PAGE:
Incarcerated Uighurs provide a lucrative supply of halal organs, serving a growing global demand. This partly explains why countries like Saudi Arabia have been reticent on human rights abuses in western China.

"Incarcerated Uighurs provide a lucrative supply of halal organs, serving a growing global demand. This partly explains why countries like Saudi Arabia have been reticent on human rights abuses in western China. The Pope cannot claim ignorance on these serious concerns," he stated.

Indian media World Is One News (WION) called out "the activist pope, who has a track record of being vocal about human rights," asking why "the most outspoken pope ever," who supports "the environment, poverty and LGBT campaigns" and who is a proponent of "interreligious dialogue," is silent.

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Outspoken Myanmar cardinal Charles Maung Bo

"He is the only pope to visit the largely Islamic West Asia," WION reported. "In 2017, while delivering a speech in Myanmar, he demanded respect for the Rohingyas."

"The pope is bowing to China," WION alleged. "He has neither spoken about the Uighurs nor supported protests in Taiwan and Hong Kong."

Islamic scholar Robert Spencer told Church Militant that "the allegations that the Vatican is being paid a massive sum by the Chinese government could hold the key to why Pope Francis is silent on the persecution of Uighur Muslims."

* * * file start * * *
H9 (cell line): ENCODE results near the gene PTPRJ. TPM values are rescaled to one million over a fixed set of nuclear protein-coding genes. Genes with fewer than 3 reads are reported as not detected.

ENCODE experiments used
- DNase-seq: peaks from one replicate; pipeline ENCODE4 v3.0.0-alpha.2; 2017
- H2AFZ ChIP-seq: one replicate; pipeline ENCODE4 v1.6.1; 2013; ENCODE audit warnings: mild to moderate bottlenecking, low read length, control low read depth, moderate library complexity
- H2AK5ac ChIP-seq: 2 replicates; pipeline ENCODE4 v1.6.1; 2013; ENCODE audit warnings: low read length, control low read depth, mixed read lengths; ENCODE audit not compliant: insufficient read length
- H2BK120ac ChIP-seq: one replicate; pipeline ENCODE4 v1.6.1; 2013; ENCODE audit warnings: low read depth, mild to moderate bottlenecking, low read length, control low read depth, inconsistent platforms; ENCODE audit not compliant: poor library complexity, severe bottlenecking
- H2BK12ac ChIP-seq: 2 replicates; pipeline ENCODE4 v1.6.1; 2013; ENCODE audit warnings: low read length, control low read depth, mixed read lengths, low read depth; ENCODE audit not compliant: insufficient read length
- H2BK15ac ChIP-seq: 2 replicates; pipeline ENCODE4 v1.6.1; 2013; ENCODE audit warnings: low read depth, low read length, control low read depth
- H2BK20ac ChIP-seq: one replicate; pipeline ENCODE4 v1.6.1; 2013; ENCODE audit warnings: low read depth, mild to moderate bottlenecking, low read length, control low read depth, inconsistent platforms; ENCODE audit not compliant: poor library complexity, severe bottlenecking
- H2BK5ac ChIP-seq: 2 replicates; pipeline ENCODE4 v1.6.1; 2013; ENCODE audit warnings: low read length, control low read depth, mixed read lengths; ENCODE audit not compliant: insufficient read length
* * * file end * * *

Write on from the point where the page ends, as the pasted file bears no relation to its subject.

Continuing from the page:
"If they paid him, he might speak up on their behalf. But they do not, and the Chinese Communists do. His eye, in this case, appears to be squarely on the bottom line, not on the humanitarian concerns he speaks out about so enthusiastically in other contexts," the historian lamented.

In June, an Associated Press report confirmed that Uighur women were forced to undergo pregnancy checks and fitted with intrauterine devices or sterilized leading to a form of "demographic genocide."

The allegations that the Vatican is being paid a massive sum by the Chinese government could hold the key to why Pope Francis is silent on the persecution of Uighur Muslims.

The Chinese state was performing forced abortions on hundreds of thousands of women, and parents were interred in detention camps for having too many children unless they paid huge fines.

Such crimes against humanity in four Uighur-populated prefectures could elevate this action to the level of genocide, according to the 1948 Genocide Convention, the aforementioned religious leaders' statement asserted.

Bishop Declan Lang of Clifton; university chaplains Fr. Nicholas King and Fr. Stephen Wang; former master of the Dominicans Fr. Timothy Radcliffe; 20 rabbis and 19 imams; the representative of the Dalai Lama in Europe; the Coptic-Orthodox archbishop of London, Abp. Angaelos; and the former archbishop of Canterbury, Rowan Williams, signed the statement.

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Thousands of Uighur women are forced to have abortions

"Over 75 faith leaders, including senior Catholic clergy, have signed a statement calling for international action to address the atrocity crimes against the Uighurs," Benedict Rogers, Christian Solidarity Worldwide's East Asia team leader told Church Militant.

"Now, the world is looking to other major spiritual leaders for their response. Given the pope's worldwide moral authority, and given that Pope Francis in particular speaks out regularly on injustices around the world, we hope that he will add his voice," he said.

"His response does not have to be complicated. It does not have to be political. A simple expression of prayer and solidarity would suffice," Rogers pleaded.

"As a 7-year-old Catholic, I do not easily criticise @Pontifex. As a former Anglican, I take no pleasure in querying @JustinWelby. But their silence leaves me no choice. I pray they will speak out — NOW," he tweeted.